"Just because the wind speeds came down, the intensity of this storm came down to a Cat 2, please do not let your guard down. The storm surge forecast associated with this storm has not changed. It has remained the same. Here's why: as the system is encroaching on the coast, the wind field is expanding. So what you're going to start seeing in a matter of hours, and then in the next coming hours, is these wind bands that far precede the center of circulation are going to start pushing water up against the coast. But more importantly up the Back Bay and inland areas."
"This is a very dangerous storm. Storm surge is why you have been placed under, many of you have been placed under evacuation. We're asking citizens to please heed a warning. Your time is running out. The ocean is going to start rising along the coast and in the Back Bay in inland areas, in the sound areas within a matter of hours. Your time to get out of those areas and storm surge in innovation is coming to a close. I cannot emphasize that enough."
"You know, the forecasters are basically indicating feet of rain, not inches and in portions of the Carolinas and into Virginia. So this is a very dangerous storm. Inland flooding kills a lot of people unfortunately and that's what we're about to see. So please keep that in mind."
"Let me set the expectations. This is a very dangerous storm. We call call them disasters because they break things. The infrastructure is going to break. The power is going to go out. It could go out for a number of days, it could go out for many weeks. It's hard to say at this point. So, not only that but many of you who have evacuated from the Carolina coast lines are going to be displaced for a while, particularly where the areas received the high amounts of storm surge. So you know, we need people to get their mindsets right. That disasters are very frustrating and it takes time to get the infrastructure back up and running but we are going to do everything that we can to push forward as quickly as we can to get things back up and working along with our state partners in the private sector who owns a large portion of the critical infrastructure that's going to be impacted."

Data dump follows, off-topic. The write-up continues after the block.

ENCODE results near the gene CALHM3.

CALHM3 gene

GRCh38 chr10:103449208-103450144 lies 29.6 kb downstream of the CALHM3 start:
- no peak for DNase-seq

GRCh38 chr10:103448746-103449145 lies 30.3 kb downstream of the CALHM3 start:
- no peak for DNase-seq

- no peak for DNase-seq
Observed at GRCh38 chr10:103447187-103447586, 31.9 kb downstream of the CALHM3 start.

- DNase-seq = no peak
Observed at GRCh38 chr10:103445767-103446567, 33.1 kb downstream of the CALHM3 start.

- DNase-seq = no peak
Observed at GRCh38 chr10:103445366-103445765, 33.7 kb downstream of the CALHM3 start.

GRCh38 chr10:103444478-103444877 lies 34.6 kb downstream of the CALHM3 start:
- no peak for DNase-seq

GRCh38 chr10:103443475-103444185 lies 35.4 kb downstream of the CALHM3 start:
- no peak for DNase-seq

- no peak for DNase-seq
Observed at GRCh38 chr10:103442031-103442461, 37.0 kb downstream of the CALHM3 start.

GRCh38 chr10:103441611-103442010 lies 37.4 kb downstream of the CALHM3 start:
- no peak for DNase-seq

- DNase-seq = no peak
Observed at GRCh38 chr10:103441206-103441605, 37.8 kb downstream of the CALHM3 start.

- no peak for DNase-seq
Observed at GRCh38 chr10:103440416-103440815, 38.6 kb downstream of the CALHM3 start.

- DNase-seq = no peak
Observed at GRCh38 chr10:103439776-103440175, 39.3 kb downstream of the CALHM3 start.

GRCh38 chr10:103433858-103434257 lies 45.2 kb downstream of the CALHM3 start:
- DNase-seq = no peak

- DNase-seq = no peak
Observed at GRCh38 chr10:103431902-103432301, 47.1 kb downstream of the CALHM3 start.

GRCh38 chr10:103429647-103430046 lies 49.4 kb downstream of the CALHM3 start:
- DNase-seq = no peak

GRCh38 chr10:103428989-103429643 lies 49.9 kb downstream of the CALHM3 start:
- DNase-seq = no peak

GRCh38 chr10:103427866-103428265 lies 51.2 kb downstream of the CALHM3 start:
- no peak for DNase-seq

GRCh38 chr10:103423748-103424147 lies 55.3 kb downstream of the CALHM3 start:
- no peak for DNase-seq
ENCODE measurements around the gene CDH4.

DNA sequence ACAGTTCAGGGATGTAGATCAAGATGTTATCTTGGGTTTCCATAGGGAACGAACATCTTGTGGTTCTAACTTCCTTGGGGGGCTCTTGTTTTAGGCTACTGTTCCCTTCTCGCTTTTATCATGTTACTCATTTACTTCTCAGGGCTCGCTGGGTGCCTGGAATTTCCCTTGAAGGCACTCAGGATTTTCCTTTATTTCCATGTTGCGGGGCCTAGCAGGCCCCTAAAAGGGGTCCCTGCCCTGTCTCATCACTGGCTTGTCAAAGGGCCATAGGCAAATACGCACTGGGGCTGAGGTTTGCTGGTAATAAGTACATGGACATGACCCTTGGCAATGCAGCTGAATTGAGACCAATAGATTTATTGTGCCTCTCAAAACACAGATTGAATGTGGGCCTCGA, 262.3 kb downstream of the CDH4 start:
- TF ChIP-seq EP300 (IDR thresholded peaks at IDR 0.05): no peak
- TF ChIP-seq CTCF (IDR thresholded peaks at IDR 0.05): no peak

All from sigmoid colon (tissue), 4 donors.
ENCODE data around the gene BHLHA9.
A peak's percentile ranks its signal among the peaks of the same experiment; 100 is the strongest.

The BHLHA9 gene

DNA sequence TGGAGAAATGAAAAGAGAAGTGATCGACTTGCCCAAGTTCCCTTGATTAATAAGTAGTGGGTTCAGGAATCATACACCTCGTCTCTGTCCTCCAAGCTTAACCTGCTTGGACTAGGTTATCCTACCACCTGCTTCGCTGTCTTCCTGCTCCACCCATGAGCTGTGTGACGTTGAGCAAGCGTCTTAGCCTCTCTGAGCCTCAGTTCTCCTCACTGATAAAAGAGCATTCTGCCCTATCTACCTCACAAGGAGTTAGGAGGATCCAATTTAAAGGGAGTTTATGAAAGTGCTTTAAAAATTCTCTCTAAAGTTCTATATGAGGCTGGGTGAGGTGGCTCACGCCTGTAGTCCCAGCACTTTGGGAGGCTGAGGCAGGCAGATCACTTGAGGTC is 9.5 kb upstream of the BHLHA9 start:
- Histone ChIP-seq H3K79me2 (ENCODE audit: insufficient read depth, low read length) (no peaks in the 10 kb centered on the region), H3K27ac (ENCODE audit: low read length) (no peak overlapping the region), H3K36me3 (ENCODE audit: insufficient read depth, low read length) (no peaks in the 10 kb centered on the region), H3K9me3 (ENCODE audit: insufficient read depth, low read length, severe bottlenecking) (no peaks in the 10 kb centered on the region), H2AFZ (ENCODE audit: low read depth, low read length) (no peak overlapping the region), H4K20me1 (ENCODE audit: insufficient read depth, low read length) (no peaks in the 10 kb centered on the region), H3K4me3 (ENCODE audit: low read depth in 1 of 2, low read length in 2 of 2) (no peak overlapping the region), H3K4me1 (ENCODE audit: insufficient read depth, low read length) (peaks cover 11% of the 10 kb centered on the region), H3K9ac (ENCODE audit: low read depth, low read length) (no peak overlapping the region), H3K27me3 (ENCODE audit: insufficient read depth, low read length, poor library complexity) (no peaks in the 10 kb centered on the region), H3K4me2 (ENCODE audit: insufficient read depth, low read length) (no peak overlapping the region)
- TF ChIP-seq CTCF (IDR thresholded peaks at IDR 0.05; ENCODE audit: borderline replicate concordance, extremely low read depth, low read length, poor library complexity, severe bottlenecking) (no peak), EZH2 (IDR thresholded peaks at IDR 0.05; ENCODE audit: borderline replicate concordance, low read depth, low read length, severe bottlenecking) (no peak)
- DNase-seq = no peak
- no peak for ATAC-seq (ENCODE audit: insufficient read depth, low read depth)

Federal emergency officials at a Washington briefing are urging people to treat Hurricane Florence seriously even though its top sustained winds are down to 110 mph (177 kph), which makes it a Category 2 storm.
They say it remains very large and very dangerous, bringing more than 30 inches of rain to the coast and heavy winds that will impact a giant swath of land.
Federal Emergency Management Agency Administrator Brock Long says storm surge warnings have not changed despite the weakening intensity on the wind scale.
He urged people in the coastal Carolinas and living near inland rivers to evacuate now.
"Please heed the warnings," Long says: "Your time is running out."
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